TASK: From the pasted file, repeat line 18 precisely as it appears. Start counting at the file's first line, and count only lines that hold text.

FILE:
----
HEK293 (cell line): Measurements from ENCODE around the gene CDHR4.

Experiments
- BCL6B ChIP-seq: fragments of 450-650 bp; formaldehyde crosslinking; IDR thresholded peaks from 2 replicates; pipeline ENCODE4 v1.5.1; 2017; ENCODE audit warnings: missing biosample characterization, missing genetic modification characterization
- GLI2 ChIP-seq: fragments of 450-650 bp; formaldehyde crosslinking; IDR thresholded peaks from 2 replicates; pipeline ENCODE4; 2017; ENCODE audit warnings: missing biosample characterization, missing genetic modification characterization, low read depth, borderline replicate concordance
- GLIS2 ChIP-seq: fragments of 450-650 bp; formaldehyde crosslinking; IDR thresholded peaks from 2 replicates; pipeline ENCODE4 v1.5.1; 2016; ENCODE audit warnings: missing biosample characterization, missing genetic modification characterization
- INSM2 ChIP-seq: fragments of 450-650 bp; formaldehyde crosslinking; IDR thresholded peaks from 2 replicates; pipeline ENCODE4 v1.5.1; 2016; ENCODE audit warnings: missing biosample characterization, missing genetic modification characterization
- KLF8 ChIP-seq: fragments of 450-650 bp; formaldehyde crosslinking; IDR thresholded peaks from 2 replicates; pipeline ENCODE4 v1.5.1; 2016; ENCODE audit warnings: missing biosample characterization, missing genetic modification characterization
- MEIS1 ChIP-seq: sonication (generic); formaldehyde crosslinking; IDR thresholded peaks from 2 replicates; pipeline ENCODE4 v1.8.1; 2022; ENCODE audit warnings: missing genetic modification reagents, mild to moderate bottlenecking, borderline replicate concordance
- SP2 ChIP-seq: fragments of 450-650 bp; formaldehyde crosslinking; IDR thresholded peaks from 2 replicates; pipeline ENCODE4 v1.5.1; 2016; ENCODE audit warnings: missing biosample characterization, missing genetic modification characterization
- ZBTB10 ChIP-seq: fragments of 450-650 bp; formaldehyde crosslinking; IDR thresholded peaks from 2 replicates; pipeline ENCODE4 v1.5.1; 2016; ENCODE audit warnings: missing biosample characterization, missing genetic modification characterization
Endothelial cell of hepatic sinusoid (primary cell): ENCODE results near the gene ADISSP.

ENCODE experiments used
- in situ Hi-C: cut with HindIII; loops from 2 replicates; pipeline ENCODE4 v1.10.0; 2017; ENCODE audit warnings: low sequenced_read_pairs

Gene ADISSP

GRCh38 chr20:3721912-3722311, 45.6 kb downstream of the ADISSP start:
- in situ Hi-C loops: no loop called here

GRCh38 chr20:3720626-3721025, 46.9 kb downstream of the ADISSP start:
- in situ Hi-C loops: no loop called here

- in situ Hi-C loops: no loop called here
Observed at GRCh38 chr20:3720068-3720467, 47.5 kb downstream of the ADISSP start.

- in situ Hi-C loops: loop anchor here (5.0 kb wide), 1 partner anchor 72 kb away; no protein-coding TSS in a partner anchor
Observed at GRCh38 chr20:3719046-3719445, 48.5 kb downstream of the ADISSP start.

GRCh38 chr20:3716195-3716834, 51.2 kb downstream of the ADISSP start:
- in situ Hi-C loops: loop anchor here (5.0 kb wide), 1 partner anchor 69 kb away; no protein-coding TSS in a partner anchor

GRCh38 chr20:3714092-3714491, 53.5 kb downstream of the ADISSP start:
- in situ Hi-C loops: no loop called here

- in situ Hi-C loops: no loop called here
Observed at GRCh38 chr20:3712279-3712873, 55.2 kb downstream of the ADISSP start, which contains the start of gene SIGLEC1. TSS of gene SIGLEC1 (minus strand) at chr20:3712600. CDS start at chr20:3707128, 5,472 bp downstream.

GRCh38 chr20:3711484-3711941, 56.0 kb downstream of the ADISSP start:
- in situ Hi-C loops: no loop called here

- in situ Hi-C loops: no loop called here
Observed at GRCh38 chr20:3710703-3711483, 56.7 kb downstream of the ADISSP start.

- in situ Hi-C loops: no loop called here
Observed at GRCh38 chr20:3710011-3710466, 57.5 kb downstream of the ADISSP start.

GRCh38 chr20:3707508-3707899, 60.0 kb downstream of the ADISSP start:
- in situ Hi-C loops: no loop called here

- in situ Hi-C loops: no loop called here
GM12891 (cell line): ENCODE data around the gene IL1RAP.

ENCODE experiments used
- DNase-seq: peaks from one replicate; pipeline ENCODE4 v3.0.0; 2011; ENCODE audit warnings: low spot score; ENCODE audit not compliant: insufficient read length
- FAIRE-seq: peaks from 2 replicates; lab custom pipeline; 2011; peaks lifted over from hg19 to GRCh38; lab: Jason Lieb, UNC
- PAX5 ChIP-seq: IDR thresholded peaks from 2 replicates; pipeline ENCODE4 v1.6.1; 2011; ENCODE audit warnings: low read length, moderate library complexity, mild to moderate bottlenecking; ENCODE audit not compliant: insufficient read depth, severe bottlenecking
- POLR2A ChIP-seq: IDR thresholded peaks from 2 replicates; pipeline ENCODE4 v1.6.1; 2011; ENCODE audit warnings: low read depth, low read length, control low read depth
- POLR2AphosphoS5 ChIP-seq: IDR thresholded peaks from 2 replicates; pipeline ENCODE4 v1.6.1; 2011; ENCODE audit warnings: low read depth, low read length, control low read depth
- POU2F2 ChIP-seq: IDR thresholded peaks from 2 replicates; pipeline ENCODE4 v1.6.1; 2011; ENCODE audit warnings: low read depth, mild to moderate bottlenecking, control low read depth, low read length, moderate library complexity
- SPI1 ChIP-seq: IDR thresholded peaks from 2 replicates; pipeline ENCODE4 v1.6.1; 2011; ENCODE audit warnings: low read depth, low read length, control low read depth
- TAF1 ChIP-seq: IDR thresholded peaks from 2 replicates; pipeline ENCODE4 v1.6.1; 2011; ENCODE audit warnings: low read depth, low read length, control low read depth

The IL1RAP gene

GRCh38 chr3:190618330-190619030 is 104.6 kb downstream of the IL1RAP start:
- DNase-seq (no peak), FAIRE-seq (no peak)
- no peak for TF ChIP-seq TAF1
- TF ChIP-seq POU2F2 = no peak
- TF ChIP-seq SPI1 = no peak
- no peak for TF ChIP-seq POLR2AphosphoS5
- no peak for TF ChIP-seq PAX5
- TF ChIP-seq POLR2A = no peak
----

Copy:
- in situ Hi-C loops: no loop called here